In Kuwait you’ll find an intriguing mix of Western liberalism and traditional Islamic culture. The capital, Kuwait City, is a bustling metropolis of high-rise buildings and luxury hotels, while the Gulf country is also home to spectacular mosques and palaces. Religion is an integral part of daily life here.

This juxtaposition perhaps stems from Kuwait’s marrying of Islamism with oil wealth, which for decades has earned it the attention of Western powers. Upon independence from Britain in 1961, Sheikh Abdullah assumed head of state, adopting the title of emir. The large revenues from oil production allowed independent Kuwait to build up its economic infrastructure and institute educational and social welfare programmes.

In the early 1990s, the emir established a National Assembly (Majlis), which placed limits on the power of the ruling family. Since then, the national assembly has clashed several times with the emir and the cabinet (which is still dominated by the al-Sabah family) over misuse of state funds and poor management of the all-important oil industry. Underlying these disputes is the growing impression that the ageing al-Sabah clan is no longer capable of running the country. However, they continue to dominate Kuwaiti policies.

Surrounded by three major Middle Eastern powers, Kuwait became the target of Iraqi territorial claims, leading to Saddam Hussein’s invasion of the country in 1990. The Kuwaitis later recovered their country by virtue of a US-led, UN-backed multinational military force.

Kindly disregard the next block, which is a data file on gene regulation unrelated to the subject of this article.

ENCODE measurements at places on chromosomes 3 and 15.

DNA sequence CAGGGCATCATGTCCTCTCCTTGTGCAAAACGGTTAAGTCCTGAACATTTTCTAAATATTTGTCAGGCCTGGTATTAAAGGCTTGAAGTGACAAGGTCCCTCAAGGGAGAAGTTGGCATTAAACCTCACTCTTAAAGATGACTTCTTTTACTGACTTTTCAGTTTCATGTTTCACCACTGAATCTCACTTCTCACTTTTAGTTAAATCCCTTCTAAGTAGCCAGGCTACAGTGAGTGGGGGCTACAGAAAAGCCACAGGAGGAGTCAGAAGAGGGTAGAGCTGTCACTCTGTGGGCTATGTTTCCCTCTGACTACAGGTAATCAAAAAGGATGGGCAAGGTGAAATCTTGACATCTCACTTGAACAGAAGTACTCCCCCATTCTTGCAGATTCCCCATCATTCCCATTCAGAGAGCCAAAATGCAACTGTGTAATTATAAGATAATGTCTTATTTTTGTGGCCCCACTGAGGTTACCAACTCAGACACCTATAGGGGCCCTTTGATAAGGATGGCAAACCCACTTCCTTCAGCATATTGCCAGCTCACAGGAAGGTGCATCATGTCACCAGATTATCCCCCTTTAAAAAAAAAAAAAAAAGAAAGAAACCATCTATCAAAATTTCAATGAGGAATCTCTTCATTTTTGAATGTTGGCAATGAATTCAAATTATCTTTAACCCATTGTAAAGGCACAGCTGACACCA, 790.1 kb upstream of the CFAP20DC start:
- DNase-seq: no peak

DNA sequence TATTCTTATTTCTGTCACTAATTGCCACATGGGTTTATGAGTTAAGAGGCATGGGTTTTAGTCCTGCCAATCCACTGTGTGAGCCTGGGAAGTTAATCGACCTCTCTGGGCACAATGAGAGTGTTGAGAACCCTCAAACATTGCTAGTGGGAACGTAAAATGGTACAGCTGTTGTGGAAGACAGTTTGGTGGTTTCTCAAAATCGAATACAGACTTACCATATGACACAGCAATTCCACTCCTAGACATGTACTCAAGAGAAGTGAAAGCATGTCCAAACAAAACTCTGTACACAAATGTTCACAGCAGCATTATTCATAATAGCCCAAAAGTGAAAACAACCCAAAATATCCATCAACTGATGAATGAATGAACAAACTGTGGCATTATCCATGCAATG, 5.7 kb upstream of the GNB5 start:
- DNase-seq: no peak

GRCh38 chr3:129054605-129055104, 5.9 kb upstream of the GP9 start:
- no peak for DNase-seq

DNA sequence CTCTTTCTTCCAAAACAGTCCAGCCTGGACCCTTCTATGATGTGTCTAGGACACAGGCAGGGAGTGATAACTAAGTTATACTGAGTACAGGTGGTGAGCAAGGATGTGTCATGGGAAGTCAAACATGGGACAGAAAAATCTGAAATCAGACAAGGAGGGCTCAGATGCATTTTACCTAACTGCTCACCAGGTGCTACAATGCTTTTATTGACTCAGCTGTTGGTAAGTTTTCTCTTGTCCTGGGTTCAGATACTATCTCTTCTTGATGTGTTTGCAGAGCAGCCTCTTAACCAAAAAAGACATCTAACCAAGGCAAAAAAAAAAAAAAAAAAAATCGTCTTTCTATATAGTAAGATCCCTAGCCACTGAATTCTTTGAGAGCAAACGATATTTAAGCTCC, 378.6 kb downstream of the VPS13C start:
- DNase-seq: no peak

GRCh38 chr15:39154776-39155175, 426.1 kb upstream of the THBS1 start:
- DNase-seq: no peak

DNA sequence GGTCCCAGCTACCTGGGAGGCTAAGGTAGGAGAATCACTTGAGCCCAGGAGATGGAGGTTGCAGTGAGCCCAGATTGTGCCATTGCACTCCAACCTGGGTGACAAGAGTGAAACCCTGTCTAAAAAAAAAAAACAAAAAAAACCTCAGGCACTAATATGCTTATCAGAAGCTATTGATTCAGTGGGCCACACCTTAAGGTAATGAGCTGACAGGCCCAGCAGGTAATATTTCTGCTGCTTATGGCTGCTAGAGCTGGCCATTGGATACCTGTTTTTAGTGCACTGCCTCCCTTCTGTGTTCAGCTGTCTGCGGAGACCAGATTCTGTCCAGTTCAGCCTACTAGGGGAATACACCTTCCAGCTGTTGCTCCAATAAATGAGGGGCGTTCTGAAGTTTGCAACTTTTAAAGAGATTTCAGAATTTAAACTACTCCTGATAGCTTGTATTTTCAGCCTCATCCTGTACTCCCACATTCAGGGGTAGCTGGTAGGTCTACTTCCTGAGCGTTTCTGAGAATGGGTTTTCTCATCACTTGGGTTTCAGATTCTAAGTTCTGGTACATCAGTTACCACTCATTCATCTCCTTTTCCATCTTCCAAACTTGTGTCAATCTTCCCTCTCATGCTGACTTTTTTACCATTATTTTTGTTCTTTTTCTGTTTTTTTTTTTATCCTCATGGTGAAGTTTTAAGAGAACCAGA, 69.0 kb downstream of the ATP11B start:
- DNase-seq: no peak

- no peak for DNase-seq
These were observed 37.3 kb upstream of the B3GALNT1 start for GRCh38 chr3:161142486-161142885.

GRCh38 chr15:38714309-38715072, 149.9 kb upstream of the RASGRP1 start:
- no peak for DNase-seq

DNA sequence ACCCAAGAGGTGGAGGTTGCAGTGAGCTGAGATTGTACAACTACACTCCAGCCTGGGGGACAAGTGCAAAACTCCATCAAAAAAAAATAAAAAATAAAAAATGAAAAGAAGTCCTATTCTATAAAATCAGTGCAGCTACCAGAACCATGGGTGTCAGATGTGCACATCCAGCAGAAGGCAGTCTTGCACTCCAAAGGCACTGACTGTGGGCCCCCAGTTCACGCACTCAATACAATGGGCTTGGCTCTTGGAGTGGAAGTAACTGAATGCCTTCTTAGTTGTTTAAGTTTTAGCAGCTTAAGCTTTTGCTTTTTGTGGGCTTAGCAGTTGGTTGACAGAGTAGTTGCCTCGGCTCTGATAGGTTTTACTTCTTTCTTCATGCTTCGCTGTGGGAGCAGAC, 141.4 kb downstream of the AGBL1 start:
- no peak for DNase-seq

After a period of euphoria, the Kuwaitis had to address a number of difficult questions; the future security of the country was dealt with by the signing of defence and security pacts with the USA, the UK and Kuwait’s Gulf allies. More recently, Kuwait was one of the first countries to join Operation Iraqi Freedom following the US-led war against Iraq, and provided aid and support during Iraq’s (ongoing) process of reconstruction.

Beyond the geopolitical dimension, Kuwait is a fascinating country with much elaborate architecture and a superb culinary tradition. Its inhabitants are a warm, welcoming bunch, while the fact that Kuwait is a bit less glitzy than other oil-rich Gulf countries means that it can feel like a haven of tradition Arab culture.


17,818 sq km (6,880 sq miles).


4,007,146 (UN estimate 2016).

Population density:

156.5 per sq km.


Kuwait City.


Constitutional emirate.

Head of state:

Emir Sheikh Sabah al-Ahmed al-Jaber al-Sabah since 2006.

Head of government:

Prime Minister Jaber al-Mubarak al-Hamad al-Sabah since 2011.


240 volts AC, 50Hz. European-style plugs with two round pins and British-style plugs with three square pins are both used.